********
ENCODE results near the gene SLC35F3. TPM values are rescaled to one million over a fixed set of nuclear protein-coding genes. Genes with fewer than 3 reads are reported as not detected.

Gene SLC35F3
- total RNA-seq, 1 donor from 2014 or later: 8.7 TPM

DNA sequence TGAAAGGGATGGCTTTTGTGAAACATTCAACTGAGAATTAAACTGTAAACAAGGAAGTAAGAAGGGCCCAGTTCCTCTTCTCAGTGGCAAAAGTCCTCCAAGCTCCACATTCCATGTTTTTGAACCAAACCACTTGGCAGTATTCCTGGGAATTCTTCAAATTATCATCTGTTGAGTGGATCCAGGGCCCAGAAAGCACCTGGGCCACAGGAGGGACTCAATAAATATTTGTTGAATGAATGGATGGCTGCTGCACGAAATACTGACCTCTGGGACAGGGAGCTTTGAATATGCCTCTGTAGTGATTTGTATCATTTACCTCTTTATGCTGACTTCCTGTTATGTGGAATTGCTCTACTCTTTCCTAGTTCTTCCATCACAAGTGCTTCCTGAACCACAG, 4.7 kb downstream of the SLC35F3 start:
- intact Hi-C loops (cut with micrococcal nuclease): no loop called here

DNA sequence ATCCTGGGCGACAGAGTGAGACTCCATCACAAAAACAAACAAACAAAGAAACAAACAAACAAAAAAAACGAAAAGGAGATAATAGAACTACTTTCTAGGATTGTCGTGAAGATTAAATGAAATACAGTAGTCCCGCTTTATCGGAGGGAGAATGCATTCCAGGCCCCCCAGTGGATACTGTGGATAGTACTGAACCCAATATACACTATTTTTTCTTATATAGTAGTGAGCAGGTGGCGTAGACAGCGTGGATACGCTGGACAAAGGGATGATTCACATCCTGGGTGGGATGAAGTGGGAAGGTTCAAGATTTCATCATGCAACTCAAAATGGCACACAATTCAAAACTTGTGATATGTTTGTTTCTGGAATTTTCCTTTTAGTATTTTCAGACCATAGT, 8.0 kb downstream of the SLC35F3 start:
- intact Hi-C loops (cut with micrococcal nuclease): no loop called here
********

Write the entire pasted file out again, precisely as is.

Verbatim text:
ENCODE results near the gene SLC35F3. TPM values are rescaled to one million over a fixed set of nuclear protein-coding genes. Genes with fewer than 3 reads are reported as not detected.

Gene SLC35F3
- total RNA-seq, 1 donor from 2014 or later: 8.7 TPM

DNA sequence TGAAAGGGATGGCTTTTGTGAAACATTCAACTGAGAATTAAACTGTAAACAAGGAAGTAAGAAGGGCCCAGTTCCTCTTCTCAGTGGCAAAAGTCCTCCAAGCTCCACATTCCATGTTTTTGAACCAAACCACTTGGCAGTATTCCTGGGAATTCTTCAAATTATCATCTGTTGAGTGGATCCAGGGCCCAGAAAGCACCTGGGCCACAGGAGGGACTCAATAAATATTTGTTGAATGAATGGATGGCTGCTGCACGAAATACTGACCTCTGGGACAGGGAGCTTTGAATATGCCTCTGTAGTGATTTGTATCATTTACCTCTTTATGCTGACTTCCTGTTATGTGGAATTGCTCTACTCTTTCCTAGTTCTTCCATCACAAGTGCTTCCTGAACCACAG, 4.7 kb downstream of the SLC35F3 start:
- intact Hi-C loops (cut with micrococcal nuclease): no loop called here

DNA sequence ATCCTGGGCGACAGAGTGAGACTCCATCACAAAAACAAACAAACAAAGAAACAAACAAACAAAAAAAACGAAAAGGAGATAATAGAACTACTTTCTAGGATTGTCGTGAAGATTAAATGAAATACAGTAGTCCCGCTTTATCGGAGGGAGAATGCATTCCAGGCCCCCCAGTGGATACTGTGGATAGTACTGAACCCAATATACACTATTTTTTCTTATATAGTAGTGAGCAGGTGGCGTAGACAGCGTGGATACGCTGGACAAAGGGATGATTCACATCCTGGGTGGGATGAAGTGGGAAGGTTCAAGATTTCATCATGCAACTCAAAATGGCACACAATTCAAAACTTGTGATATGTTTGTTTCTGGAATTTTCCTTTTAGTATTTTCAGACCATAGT, 8.0 kb downstream of the SLC35F3 start:
- intact Hi-C loops (cut with micrococcal nuclease): no loop called here